Only when Booth’s social mission is placed within the framework of his entire theological vision will it be completely understood. His newly formulated theology of redemption was sustained and supported by other aspects of his theology that he had articulated previous to 1889-1890. He had already conceived of his Army as a part of the universal Church that was blessed by God and sanctified by the Holy Spirit. He had developed his imagery of Christ to include the conquering Christ who was the model for deliverance from the evils of this world as well as from the wrath of the next world. He believed that evil was not finally triumphant, but that universal redemption, both personal and social, was possible. He believed in an ultimate eschatological goal—a goal that would embrace both spiritual and social redemption, and he held out that goal as hope for ultimate redemptive victory for his Army of salvation. It is interesting and not inconsequential that his most important article dealing with this eschatological goal was written in August of 1890, the same time that he was completing the writing of In Darkest England and the Way Out.59

The problem is, of course, that sometimes history can present us with some inconvenient truths, not to be ignored. The first question that needs to be raised is this—was Booth completely settled with the direction that The Salvation Army took, especially after 1890? At the very least, there appeared to be some lingering question in the mind of Booth as to whether the decision to enter into social ministries was a wise one. In his book entitled The Salvationists, John Coutts refers to the issue of the Army’s opening up a full-fledged medical work in India in 1893. Bramwell Booth tried to persuade William Booth of this necessity, and Coutts wrote, “The old man took some persuading. Might not the care of sick bodies divert attention from the salvation of perishing souls? But at last he agreed.”60 Owen Chadwick raised the same question in his The Victorian Church. He wrote, “The most revivalist of sects was now willing to allow that a Christian had other duties to his neighbor apart from his duty to convert him. Yet in Booth’s lonely old age. . .he sometimes wondered whether he had been right to allow the Army to divert its energies from conversion.”61 Tim Macquiban wrote that there is evidence that Booth “drew back in trepidation from the diversion from what he still saw as the primary tasks and preoccupations of his ministry—sin and salvation, hell and heaven, the devil and the Lord, features of the older-style evangelism.”62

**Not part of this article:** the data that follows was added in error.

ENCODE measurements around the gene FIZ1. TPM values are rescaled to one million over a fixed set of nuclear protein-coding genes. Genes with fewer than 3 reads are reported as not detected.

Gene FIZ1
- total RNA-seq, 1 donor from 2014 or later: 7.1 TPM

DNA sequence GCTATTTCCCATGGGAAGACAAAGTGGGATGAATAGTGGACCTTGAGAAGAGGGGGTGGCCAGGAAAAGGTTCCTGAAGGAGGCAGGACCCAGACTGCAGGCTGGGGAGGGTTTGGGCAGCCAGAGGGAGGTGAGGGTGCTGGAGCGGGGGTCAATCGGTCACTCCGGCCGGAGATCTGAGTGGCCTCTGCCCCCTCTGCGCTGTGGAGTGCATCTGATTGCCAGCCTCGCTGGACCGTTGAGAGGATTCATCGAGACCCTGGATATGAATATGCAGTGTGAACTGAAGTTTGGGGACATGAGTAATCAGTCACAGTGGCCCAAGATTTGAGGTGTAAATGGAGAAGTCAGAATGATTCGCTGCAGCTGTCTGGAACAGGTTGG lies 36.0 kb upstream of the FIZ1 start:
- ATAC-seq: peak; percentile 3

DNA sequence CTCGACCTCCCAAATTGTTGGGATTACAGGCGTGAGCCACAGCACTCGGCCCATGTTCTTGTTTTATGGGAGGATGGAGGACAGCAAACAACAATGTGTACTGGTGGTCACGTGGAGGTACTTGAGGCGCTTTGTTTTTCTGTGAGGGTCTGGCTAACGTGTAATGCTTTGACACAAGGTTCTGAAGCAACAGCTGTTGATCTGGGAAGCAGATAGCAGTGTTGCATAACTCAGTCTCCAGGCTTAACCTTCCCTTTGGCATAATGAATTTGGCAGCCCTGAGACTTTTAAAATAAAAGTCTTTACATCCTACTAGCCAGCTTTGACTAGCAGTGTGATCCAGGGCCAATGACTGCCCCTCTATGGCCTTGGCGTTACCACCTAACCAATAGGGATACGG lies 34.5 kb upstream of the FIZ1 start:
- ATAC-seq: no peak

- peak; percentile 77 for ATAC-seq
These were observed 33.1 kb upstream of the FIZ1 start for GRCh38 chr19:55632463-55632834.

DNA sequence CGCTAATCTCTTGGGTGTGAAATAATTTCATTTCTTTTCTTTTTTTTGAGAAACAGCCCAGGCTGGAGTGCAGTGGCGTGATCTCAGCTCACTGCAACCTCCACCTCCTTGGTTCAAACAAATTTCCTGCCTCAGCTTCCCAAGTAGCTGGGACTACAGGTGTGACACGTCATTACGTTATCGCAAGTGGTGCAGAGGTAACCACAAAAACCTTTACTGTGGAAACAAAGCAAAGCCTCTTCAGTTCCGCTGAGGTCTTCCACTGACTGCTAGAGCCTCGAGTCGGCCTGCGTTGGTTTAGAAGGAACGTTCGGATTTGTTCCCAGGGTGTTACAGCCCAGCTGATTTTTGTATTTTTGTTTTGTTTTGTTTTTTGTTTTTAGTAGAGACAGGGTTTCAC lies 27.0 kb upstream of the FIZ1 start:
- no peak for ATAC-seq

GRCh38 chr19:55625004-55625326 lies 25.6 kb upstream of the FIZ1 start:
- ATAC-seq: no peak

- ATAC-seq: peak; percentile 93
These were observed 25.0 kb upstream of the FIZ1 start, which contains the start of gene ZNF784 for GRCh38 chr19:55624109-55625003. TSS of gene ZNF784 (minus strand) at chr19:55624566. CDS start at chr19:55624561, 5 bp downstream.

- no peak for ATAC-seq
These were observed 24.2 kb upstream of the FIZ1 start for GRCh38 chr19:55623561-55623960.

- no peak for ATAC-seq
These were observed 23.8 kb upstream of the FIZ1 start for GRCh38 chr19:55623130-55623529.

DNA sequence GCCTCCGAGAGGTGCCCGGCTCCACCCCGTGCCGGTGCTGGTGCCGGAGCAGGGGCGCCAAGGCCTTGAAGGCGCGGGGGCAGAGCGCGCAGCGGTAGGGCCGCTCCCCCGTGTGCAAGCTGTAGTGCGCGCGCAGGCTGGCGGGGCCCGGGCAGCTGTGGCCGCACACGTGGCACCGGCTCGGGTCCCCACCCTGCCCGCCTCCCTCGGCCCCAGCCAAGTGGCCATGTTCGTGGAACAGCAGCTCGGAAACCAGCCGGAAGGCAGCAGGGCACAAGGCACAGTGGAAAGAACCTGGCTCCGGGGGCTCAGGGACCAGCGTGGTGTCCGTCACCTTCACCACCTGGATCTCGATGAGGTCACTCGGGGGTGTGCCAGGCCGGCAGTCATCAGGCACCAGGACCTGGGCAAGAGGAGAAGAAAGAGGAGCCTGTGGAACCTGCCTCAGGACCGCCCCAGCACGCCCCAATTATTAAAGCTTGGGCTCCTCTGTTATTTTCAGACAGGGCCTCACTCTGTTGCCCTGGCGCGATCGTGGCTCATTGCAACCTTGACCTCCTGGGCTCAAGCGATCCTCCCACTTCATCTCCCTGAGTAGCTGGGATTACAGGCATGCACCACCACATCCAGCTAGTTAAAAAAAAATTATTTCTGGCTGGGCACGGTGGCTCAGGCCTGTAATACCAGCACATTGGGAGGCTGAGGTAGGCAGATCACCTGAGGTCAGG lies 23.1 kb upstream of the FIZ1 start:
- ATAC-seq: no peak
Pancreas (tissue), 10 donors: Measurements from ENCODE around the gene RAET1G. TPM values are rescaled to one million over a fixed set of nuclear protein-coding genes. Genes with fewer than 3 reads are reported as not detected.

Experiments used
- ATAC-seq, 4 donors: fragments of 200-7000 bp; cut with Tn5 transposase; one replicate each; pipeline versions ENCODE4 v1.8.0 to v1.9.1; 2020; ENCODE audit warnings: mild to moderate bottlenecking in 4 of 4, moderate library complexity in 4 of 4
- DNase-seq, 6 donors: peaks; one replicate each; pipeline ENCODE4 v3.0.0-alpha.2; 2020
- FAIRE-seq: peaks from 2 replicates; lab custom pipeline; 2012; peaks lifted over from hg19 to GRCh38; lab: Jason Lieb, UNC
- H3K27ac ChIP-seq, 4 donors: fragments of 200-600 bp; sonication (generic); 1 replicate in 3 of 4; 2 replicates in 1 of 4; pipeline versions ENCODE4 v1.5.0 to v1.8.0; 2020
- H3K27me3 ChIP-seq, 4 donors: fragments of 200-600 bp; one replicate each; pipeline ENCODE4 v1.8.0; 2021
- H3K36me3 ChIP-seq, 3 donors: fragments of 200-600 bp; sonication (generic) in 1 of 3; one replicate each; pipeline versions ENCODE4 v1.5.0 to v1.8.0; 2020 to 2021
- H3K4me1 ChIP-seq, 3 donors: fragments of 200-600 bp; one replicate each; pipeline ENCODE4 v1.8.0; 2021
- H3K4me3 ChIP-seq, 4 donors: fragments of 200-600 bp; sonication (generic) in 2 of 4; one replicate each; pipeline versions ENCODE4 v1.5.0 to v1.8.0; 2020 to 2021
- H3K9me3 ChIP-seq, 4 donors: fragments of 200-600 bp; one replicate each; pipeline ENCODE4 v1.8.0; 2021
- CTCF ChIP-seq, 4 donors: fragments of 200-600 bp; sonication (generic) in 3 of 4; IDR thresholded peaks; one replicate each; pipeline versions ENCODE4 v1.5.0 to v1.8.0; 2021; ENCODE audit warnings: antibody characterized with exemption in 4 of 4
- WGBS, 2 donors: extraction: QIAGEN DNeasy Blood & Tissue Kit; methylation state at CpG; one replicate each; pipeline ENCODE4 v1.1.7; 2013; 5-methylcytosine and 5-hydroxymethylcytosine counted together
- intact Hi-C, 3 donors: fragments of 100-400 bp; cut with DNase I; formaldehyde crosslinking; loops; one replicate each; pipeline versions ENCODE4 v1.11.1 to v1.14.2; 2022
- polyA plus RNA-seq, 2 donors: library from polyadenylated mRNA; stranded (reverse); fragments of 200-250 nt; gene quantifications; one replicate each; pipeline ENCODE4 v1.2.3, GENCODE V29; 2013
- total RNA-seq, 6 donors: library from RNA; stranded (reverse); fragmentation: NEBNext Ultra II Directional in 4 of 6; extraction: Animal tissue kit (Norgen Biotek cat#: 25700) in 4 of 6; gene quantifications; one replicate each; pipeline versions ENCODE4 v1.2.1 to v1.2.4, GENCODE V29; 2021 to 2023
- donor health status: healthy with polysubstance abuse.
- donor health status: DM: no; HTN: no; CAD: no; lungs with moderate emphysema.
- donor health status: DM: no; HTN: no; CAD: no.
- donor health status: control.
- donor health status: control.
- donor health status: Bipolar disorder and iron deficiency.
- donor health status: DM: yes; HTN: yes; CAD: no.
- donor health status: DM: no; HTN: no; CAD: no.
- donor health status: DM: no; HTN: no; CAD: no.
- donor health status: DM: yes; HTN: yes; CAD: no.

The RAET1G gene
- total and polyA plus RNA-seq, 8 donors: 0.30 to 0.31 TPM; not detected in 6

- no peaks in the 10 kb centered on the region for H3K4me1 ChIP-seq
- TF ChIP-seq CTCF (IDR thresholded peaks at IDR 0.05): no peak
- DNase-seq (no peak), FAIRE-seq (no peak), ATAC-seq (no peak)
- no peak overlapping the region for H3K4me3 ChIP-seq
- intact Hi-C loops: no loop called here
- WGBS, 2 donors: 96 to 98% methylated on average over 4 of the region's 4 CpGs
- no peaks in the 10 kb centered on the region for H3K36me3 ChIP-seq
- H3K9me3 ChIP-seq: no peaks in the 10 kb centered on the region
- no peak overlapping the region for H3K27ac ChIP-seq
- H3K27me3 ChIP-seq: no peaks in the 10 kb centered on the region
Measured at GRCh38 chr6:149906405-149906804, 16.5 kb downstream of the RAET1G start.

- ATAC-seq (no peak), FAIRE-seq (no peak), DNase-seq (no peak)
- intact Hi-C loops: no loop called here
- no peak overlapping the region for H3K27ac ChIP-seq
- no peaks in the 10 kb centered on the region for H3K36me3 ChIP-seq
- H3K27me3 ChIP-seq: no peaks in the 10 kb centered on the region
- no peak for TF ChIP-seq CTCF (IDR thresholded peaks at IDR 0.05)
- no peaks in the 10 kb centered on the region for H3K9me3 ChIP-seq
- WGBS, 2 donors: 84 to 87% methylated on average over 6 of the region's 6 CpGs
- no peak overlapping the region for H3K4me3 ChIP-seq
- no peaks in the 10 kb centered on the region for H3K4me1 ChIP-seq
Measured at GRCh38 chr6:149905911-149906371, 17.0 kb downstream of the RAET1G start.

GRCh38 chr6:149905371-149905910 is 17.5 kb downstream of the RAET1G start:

Booth’s official biographer, Begbie, raised this question. He wrote that “after many years of incredible labour in the social work of the Army he came to wonder. . . whether he ought ever to have diverted any of the energies of the Army from the strictly evangelical responsibilities of the preacher’s vocation.”63 And Ervine, when writing about William Booth getting back to preaching after so much of his energy had been given to the Darkest England Scheme, wrote that “Schemes of social reform had no interest for him any more, and he sometimes doubted his wisdom in adopting any.”64

This question obviously lingered even after William Booth’s death, and upon his becoming the second General of The Salvation Army Bramwell Booth had to face the question again. A newspaper reporter asked him about the Darkest England Scheme. Bramwell Booth’s reply is important not only because he was one of the shapers of that Scheme, but because now as General he would be the leader of the Army to move the Scheme into the twentieth century. Therefore, his vision of the Scheme is critical in providing some comprehensive view of what evolved in the ministry of the Army several years earlier. Bramwell Booth said:
My answer. . .is that I have always looked on the Darkest England scheme and what came out of it as a comparatively small, though essential, part of the work of The Salvation Army—as a link rather than the main body of the thing. I say essential because it was, and is, an expression of the passion at the heart of the organism itself, but as such it takes a subordinate place in my own conception of the history—and, shall I say the hopes?—of the Army